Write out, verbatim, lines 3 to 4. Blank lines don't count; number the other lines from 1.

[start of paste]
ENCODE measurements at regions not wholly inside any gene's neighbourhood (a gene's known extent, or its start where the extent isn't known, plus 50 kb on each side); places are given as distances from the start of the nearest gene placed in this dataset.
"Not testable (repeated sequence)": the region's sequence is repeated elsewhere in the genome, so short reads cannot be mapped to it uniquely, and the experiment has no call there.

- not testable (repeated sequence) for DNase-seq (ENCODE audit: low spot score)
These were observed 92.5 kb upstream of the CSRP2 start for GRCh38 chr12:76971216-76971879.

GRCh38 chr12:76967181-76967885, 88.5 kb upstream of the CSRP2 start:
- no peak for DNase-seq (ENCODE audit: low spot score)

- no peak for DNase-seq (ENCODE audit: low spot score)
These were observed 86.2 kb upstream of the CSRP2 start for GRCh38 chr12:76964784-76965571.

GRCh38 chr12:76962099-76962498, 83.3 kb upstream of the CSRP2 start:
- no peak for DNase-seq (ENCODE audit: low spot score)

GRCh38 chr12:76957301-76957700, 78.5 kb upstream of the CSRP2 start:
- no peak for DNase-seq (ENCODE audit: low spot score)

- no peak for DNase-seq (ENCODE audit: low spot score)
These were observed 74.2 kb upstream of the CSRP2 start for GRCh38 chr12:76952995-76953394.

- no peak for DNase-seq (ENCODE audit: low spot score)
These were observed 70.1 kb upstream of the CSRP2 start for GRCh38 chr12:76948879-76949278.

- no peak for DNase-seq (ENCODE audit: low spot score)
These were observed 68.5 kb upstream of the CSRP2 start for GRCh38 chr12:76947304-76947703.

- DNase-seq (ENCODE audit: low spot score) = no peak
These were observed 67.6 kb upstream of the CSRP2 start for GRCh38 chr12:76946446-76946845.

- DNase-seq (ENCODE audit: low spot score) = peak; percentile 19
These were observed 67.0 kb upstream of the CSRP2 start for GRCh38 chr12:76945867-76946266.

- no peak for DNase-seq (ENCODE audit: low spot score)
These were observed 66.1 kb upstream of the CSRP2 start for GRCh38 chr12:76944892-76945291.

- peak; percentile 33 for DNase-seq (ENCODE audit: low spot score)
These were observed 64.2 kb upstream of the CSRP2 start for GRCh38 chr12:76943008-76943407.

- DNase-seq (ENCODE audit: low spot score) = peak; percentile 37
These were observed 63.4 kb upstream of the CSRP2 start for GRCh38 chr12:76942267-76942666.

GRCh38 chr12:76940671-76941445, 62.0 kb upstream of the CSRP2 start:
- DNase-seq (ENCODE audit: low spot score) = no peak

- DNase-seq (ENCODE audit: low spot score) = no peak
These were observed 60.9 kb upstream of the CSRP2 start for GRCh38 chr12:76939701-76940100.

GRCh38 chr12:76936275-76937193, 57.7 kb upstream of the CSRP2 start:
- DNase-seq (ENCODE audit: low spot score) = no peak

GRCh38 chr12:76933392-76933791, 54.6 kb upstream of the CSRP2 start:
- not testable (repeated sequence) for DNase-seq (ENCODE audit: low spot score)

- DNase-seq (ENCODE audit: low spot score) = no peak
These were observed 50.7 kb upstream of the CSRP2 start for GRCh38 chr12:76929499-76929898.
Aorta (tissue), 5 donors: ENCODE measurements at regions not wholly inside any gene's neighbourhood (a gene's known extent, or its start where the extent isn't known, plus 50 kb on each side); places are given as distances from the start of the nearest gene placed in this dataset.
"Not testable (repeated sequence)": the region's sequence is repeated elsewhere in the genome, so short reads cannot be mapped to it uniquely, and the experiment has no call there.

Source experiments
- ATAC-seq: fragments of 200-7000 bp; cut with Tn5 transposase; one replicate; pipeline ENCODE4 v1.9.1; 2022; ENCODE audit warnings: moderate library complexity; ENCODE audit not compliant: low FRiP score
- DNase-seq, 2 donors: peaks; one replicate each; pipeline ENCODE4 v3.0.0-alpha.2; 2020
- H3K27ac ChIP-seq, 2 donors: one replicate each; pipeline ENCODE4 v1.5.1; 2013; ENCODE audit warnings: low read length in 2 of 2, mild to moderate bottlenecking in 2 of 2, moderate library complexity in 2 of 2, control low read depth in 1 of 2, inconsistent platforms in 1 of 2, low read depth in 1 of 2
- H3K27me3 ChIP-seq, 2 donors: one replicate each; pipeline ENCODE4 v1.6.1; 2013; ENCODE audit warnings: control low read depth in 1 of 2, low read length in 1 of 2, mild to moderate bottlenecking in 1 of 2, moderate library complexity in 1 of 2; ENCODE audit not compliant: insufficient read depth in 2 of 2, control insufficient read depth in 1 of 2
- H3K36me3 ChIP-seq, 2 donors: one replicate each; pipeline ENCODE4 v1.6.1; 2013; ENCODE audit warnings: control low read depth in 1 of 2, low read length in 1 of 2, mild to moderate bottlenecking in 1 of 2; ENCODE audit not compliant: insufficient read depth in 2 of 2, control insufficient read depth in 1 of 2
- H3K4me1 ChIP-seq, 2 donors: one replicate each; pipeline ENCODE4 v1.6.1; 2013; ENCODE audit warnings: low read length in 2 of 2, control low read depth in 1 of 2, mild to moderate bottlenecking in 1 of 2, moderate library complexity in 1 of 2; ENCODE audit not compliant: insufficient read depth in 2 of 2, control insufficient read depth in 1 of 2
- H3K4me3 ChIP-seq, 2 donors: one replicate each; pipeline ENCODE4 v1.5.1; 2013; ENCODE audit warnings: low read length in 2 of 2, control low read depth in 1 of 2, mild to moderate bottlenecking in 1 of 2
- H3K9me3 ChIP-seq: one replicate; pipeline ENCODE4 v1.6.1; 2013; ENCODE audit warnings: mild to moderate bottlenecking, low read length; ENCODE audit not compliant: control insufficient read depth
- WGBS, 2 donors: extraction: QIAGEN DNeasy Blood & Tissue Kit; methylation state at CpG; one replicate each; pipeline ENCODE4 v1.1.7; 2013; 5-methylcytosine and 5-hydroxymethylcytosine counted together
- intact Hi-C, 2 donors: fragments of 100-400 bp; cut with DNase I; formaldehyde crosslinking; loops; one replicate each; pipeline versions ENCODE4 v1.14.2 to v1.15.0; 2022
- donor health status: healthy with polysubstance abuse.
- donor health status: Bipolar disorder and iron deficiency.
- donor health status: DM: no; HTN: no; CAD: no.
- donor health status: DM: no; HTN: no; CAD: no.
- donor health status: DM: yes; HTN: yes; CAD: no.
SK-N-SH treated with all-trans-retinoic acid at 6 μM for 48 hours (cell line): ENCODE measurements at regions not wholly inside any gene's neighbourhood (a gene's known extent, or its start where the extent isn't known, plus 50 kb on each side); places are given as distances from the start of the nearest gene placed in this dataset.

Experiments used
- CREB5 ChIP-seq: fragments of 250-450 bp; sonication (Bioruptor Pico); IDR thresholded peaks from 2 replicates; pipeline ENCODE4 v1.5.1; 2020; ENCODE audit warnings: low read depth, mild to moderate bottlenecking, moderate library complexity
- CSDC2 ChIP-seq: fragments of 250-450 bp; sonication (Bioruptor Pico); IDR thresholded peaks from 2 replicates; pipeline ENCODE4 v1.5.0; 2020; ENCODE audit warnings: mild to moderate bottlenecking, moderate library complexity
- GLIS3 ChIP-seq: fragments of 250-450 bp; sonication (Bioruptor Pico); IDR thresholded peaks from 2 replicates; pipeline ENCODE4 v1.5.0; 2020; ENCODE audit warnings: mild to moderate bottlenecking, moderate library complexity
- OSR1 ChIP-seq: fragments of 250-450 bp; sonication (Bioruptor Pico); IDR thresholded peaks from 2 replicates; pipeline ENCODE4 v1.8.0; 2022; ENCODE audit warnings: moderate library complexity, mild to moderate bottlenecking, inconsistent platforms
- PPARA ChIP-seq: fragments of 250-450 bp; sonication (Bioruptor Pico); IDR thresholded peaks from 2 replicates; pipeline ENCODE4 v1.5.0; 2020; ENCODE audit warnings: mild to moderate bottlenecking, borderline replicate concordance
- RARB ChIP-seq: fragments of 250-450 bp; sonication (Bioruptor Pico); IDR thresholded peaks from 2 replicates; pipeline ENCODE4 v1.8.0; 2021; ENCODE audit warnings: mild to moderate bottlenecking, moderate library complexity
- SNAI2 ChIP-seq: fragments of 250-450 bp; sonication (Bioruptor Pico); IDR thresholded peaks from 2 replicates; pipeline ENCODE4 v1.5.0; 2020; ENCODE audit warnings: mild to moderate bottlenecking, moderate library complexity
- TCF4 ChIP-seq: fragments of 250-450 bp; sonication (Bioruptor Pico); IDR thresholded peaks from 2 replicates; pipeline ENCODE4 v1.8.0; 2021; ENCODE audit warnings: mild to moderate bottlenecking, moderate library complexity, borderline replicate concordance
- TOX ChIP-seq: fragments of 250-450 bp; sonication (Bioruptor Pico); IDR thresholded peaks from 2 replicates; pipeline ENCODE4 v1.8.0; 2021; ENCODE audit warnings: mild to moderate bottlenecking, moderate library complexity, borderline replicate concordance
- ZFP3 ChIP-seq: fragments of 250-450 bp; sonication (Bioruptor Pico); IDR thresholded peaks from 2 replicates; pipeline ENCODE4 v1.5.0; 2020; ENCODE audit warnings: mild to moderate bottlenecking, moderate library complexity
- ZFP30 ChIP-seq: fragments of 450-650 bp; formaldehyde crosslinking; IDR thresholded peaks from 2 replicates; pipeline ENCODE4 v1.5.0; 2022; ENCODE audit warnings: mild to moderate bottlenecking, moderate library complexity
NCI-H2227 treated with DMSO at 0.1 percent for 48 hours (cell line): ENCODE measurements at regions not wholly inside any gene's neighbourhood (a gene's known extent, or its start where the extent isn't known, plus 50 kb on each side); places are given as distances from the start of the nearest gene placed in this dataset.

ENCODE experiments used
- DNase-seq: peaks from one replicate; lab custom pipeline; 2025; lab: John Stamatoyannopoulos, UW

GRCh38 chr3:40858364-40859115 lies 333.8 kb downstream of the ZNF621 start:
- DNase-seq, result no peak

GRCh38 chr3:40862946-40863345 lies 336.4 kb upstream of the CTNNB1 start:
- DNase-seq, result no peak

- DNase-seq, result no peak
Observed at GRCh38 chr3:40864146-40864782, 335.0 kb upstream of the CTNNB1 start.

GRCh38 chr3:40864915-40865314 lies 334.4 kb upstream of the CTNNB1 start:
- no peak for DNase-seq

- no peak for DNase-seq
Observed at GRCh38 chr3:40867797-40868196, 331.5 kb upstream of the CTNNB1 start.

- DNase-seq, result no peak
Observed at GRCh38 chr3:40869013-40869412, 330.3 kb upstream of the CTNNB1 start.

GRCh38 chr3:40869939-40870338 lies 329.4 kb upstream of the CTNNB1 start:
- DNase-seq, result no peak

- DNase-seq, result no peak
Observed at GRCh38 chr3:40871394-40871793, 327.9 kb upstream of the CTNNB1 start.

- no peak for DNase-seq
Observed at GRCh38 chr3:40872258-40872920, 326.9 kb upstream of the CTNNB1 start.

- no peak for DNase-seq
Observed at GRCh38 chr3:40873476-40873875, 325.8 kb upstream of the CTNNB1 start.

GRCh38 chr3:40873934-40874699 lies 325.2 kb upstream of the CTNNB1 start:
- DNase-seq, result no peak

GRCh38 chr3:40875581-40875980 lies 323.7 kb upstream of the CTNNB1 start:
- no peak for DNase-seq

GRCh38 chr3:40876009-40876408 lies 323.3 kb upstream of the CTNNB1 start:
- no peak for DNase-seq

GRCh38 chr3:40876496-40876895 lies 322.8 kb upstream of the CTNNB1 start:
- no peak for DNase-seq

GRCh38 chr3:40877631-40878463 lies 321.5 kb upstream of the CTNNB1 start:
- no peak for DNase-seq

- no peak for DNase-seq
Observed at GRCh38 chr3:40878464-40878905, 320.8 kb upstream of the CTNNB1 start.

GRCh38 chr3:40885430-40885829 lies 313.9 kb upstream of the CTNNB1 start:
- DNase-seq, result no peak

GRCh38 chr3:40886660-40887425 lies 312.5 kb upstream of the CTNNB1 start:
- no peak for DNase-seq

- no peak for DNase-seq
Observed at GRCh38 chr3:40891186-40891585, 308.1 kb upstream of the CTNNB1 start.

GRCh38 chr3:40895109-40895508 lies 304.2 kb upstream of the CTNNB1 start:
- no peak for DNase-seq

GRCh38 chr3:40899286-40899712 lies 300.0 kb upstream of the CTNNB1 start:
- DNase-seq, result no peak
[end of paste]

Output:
- not testable (repeated sequence) for DNase-seq (ENCODE audit: low spot score)
These were observed 92.5 kb upstream of the CSRP2 start for GRCh38 chr12:76971216-76971879.